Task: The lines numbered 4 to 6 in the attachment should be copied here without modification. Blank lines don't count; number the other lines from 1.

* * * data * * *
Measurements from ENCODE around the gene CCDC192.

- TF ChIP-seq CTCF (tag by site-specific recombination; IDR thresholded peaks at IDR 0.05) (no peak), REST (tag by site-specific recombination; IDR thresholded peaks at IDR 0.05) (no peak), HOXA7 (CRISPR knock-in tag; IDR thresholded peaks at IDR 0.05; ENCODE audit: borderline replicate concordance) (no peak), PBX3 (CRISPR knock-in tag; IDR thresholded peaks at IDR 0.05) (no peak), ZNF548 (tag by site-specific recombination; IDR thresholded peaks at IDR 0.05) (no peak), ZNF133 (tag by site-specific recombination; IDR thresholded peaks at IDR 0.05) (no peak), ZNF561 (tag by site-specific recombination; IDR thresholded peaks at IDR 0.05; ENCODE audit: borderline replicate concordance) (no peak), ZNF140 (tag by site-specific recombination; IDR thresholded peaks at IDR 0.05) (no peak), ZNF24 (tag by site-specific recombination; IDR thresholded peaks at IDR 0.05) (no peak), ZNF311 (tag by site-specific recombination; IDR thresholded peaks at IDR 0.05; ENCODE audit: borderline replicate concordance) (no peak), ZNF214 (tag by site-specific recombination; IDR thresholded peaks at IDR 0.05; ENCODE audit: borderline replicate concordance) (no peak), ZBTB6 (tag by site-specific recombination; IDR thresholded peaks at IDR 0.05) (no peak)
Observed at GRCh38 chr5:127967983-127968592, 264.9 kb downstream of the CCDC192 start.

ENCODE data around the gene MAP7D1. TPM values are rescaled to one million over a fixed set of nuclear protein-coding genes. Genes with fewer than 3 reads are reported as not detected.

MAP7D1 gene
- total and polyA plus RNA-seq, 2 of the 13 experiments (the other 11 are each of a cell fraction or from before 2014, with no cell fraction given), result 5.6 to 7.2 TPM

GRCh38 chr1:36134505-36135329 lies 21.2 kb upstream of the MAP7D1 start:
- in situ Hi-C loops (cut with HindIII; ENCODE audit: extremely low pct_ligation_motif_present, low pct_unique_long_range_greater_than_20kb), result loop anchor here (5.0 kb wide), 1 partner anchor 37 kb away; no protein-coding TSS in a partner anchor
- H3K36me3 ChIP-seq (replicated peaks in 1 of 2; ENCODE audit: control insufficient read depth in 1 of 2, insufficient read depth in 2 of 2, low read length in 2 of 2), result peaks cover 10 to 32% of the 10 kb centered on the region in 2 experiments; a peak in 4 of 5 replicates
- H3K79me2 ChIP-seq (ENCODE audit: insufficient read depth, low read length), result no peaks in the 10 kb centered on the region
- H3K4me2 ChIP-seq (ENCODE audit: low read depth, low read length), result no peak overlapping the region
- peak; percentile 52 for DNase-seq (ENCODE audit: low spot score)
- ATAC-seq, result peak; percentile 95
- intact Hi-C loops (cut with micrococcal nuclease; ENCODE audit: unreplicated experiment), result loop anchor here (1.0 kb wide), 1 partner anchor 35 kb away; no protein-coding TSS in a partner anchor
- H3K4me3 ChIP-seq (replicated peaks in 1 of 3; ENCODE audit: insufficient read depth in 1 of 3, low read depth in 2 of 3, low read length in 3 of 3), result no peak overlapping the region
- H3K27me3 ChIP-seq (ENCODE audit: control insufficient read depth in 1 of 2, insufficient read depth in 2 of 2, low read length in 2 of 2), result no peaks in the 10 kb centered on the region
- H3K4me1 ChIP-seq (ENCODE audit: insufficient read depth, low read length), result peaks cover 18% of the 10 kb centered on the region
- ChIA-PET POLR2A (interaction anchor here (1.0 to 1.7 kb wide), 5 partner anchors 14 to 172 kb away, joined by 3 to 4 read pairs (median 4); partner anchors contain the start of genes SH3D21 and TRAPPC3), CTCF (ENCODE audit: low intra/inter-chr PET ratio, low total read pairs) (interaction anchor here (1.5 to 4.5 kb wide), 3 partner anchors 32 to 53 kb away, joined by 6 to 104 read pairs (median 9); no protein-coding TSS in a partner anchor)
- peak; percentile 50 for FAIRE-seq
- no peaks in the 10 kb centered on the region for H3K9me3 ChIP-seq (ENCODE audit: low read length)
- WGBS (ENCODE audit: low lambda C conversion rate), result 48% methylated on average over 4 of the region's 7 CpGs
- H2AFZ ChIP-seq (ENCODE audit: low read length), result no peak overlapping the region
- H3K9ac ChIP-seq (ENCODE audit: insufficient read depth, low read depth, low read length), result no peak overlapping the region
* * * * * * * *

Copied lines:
ENCODE data around the gene MAP7D1. TPM values are rescaled to one million over a fixed set of nuclear protein-coding genes. Genes with fewer than 3 reads are reported as not detected.

MAP7D1 gene
- total and polyA plus RNA-seq, 2 of the 13 experiments (the other 11 are each of a cell fraction or from before 2014, with no cell fraction given), result 5.6 to 7.2 TPM